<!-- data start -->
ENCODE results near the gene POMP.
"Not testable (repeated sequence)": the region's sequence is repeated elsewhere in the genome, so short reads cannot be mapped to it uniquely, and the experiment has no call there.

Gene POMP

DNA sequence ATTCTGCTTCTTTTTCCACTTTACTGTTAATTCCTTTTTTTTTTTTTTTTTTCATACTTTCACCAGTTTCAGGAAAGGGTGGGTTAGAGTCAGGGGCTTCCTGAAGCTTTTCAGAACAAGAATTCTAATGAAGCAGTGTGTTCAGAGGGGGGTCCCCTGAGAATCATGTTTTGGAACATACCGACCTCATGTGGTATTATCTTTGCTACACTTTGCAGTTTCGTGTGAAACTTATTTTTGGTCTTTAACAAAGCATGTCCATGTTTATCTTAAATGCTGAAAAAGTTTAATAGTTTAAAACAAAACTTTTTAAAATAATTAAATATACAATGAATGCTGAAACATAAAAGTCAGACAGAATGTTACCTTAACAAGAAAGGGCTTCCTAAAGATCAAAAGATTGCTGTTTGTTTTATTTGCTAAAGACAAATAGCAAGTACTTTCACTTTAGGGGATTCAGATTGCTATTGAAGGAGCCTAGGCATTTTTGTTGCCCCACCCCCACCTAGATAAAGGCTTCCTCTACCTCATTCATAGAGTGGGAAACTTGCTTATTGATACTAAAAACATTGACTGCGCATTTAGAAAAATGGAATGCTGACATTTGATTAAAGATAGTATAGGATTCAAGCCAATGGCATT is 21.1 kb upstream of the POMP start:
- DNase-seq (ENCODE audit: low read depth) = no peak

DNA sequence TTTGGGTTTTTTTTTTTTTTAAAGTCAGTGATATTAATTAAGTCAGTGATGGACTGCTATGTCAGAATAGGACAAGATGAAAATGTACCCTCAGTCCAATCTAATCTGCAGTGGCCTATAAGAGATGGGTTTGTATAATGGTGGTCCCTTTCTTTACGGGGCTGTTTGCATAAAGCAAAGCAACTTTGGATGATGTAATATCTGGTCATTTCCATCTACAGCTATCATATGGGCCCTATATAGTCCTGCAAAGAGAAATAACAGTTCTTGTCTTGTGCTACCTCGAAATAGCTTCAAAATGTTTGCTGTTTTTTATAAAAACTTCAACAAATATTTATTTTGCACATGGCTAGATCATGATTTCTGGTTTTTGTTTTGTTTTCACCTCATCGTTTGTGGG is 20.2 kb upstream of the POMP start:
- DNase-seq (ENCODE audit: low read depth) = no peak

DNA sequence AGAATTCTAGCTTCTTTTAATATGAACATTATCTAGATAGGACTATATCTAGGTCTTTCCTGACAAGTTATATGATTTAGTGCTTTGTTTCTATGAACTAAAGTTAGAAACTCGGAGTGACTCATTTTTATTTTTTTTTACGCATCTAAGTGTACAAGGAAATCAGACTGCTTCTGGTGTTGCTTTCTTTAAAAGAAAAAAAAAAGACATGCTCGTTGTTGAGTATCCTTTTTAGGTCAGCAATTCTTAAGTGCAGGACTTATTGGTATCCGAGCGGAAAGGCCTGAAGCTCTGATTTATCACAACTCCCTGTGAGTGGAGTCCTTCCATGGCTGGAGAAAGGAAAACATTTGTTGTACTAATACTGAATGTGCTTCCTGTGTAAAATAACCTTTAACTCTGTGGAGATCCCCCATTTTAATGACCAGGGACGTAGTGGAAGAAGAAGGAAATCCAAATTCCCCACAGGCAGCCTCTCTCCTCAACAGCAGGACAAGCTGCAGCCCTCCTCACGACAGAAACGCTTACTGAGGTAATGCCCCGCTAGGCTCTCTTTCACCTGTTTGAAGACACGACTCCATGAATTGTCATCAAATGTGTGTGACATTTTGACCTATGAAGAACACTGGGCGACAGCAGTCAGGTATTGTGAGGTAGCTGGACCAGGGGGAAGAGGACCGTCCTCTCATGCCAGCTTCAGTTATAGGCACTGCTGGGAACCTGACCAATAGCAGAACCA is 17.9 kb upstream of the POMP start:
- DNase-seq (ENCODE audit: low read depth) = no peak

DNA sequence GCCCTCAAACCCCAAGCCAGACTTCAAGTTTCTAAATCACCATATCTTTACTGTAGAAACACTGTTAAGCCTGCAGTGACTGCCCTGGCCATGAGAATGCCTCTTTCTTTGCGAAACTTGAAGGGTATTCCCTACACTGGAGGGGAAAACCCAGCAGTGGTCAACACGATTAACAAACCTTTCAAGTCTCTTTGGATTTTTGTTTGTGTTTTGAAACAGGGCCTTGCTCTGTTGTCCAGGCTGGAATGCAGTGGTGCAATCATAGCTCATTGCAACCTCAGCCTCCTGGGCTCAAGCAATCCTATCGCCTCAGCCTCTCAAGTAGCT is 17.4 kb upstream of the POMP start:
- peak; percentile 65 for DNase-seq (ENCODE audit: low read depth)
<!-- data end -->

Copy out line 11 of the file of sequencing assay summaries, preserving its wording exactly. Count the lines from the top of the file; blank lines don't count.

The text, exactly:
- peak; percentile 65 for DNase-seq (ENCODE audit: low read depth)